Editorial: Riding coattails, getting credit

Vermont’s Democratic Party has a bone to pick with the national news media: the national media, party officials allege, are giving Gov. Phil Scott, a Republican, major kudos for leading an expansion of voting rights in Vermont. It’s a ripe story in the national press because most Republican governors are doing the opposite and passing restrictive laws that depress voter participation among people of color and favor the status quo.

Scott stands apart as a Republican governor championing progressive ideas.

Not so fast, Vermont Dems are saying.

Scott has jumped on the coattails of an effort led by Democrat Sec. of State Jim Condos, as well as House Speaker Jill Krowinski and Senate Pro Tem Becca Balint. It’s the Legislature that initiated S.15, and Condos has taken the lead on reaching out to town clerks and others to determine how best to design the legislation so that it was workable at the town level.

Democrats recalled that it was Scott who put on the brakes in the spring of 2020 when they were pushing to move with the Universal Vote by Mail to keep people safe.  He dragged his feet, they recall, while citing vague “concerns” about the effect such a change in voting procedure might have. He has also vetoed two bills just this session that would also expand voters’ rights in the cities of Montpelier and Winooski, which had been approved by local residents.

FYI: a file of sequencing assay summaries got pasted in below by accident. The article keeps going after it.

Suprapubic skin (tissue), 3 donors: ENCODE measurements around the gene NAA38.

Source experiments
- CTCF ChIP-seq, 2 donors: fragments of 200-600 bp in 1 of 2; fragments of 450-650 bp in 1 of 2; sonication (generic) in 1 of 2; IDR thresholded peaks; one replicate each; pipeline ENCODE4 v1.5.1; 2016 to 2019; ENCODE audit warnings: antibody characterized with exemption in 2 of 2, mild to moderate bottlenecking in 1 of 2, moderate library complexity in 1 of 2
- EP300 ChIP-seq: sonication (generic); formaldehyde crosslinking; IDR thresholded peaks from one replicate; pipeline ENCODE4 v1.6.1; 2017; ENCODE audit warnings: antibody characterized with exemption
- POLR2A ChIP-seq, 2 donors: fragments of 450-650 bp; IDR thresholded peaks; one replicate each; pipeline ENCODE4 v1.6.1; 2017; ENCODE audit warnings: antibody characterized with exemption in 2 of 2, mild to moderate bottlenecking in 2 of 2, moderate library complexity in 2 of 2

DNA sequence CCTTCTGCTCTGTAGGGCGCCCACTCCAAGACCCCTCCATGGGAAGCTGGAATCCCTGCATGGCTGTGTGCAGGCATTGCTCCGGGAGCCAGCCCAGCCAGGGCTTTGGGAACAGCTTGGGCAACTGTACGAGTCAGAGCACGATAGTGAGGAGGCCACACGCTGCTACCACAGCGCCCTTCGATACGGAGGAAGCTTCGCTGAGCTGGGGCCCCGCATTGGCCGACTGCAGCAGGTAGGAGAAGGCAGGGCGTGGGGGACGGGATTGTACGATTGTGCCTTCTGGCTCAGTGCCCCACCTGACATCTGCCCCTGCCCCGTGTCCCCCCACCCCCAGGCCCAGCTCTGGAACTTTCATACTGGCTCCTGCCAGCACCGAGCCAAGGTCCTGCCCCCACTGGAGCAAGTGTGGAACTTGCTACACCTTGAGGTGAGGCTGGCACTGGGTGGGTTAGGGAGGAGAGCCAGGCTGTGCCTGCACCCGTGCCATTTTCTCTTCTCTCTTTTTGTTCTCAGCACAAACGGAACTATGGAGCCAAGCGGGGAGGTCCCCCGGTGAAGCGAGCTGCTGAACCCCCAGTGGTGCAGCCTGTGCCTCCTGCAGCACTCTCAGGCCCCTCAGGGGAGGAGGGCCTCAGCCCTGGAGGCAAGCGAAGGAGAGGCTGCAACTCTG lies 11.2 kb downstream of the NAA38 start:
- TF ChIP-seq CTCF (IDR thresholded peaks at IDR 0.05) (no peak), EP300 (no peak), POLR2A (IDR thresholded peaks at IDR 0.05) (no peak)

Their point is accurate: He is not the knight on a white horse championing this legislation in Vermont.

In the end, however, Gov. Scott would join Democrats to support and sign the legislation — and that support, from a Republican in these times, is certainly praiseworthy at the local and national level.

But, as if correcting the recording for the national media, it was the Democratic legislature that did the “hard work on S.15: they listened to Vermont’s town clerks, listened to testimony from a wide range of Vermonters, reached out across the aisle, and made the smart, safe, voter-inclusive decisions that mark, what Sec. Condos said was “the largest expansion of Vermont voter access in decades.”

As Condos wrote in an op-ed this past week: “Once again, Vermont is leading the nation. We are making sure that democracy remains in reach for all voters, and becomes even more accessible for those Vermonters who may otherwise be left out. With the enactment of S.15, Vermont is now one of the most voter friendly states in the country, while maintaining strong safeguards ensuring the security and integrity of our elections and the results they produce. When you give people the tools they need to vote, they do.”

Vermonters, of course, shouldn’t really care who gets the credit at the national level. Scott has credited the Legislature with working on this issue, and many budget issues, on numerous occasions. What we should all be grateful for is that we have a Legislature and a governor from the two major parties who work together productively. That’s the real story.

Angelo Lynn

Share this story:

More News
Education Op/Ed

Editorial: School budgets deserve OK, but process needs tweaking

As voters within MAUSD learned this past week, defeating such budgets have real consequenc … (read more)


Living Together: Poverty causes trauma in children

In my decades of work with disadvantaged Vermonters, I have seen assistance programs come … (read more)


Ways of Seeing: Kite flying proves a fun reminder

This Easter, feeling so sad about the ways of the world as well as recent personal losses, … (read more)

Share this story: